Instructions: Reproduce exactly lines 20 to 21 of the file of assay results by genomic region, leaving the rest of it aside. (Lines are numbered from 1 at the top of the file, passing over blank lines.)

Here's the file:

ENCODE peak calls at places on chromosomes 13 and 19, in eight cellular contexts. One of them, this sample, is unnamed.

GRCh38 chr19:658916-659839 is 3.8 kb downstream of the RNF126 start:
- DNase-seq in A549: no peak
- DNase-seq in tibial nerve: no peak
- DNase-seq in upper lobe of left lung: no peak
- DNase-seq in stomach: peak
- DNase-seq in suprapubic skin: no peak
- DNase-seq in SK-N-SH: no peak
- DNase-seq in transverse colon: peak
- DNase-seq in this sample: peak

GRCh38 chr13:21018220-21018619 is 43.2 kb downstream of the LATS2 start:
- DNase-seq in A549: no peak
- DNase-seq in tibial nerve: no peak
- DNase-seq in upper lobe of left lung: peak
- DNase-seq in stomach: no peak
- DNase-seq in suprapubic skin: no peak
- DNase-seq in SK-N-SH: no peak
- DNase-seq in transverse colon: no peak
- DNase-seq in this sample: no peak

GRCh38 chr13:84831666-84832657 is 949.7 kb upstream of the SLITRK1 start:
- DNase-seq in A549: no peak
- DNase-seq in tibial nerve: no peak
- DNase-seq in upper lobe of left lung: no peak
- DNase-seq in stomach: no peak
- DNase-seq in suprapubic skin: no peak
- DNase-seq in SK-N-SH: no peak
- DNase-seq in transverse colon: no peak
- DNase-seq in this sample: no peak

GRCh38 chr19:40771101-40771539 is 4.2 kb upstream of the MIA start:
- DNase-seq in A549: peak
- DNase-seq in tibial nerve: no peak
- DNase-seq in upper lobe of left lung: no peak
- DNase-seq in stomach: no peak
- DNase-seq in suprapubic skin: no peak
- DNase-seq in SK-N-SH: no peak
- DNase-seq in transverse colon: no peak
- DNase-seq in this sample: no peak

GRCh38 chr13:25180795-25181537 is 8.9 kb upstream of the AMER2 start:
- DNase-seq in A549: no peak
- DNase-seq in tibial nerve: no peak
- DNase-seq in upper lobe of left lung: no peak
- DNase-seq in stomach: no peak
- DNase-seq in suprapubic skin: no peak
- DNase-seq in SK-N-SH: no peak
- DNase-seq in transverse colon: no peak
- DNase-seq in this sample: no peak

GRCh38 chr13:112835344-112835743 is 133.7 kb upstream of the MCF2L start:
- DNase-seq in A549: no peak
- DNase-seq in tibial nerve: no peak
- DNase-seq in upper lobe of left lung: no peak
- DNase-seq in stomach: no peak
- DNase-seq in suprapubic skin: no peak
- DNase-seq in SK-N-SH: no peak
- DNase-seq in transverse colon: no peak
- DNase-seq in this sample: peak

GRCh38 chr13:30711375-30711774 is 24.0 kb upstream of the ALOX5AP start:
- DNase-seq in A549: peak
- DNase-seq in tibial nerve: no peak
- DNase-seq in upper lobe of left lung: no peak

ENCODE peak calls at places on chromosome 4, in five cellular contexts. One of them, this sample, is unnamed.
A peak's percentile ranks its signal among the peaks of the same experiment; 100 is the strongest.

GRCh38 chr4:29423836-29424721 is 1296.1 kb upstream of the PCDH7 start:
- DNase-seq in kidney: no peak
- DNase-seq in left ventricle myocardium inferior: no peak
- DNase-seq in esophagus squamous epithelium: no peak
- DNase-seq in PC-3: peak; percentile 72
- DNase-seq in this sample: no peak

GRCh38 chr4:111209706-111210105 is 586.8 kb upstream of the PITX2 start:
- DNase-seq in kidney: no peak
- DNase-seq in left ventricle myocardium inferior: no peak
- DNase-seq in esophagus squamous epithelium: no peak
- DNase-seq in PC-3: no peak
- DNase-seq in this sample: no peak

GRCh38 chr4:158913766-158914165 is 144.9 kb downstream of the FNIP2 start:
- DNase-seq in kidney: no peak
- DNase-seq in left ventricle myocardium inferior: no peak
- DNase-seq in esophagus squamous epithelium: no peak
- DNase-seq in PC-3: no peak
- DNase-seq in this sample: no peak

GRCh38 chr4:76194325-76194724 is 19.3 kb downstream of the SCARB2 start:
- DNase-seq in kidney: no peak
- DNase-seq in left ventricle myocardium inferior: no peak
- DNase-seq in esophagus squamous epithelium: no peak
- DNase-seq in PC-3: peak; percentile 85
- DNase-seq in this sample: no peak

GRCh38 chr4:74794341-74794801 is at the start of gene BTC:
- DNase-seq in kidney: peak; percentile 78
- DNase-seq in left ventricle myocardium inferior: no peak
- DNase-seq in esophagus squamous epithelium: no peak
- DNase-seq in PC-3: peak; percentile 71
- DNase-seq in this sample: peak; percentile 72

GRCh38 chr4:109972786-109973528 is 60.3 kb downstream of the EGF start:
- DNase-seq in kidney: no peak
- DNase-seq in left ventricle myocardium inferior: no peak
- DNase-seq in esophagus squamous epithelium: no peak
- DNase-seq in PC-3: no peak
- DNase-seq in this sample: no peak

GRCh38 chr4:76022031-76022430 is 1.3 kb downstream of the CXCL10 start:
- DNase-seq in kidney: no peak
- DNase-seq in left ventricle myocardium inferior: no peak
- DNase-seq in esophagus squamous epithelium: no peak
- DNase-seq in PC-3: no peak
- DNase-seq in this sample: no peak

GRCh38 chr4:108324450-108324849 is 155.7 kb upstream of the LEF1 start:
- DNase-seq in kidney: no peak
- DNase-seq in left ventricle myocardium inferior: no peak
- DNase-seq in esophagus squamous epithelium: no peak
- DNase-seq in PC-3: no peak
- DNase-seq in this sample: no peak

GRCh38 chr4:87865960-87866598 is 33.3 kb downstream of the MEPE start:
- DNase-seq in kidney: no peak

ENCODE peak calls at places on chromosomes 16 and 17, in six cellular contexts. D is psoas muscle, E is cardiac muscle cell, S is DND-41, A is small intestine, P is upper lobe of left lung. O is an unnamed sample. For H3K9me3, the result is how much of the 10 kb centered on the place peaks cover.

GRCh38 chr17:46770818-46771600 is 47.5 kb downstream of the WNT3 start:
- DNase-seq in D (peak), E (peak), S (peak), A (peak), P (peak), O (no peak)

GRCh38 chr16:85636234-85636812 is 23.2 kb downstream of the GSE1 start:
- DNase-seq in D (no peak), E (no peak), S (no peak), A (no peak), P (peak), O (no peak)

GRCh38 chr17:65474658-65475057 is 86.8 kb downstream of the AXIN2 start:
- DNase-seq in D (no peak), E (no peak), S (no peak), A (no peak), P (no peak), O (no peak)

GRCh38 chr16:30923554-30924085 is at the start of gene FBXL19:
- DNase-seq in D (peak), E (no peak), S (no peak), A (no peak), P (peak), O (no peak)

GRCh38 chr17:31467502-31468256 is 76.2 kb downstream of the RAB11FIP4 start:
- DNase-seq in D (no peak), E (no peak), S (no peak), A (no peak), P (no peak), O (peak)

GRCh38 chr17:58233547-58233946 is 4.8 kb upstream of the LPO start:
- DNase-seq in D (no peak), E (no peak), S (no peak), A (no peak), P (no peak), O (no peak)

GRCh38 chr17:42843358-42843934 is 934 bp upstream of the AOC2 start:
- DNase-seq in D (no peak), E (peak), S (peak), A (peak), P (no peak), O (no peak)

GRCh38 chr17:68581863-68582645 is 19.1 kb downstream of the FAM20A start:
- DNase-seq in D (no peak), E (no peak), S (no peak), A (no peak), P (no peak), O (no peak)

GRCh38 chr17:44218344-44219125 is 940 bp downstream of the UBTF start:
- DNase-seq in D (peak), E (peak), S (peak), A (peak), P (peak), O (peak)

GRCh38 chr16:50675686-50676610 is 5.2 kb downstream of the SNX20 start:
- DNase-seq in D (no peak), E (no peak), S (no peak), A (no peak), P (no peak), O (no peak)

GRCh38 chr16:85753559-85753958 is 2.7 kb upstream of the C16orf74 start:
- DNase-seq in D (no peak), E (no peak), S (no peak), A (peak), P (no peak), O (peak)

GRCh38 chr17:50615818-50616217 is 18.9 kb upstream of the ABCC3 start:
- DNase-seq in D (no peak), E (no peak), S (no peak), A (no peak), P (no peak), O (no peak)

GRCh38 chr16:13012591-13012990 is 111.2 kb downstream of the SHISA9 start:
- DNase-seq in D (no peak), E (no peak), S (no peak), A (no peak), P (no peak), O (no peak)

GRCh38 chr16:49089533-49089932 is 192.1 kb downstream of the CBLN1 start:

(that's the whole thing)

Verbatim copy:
GRCh38 chr13:84831666-84832657 is 949.7 kb upstream of the SLITRK1 start:
- DNase-seq in A549: no peak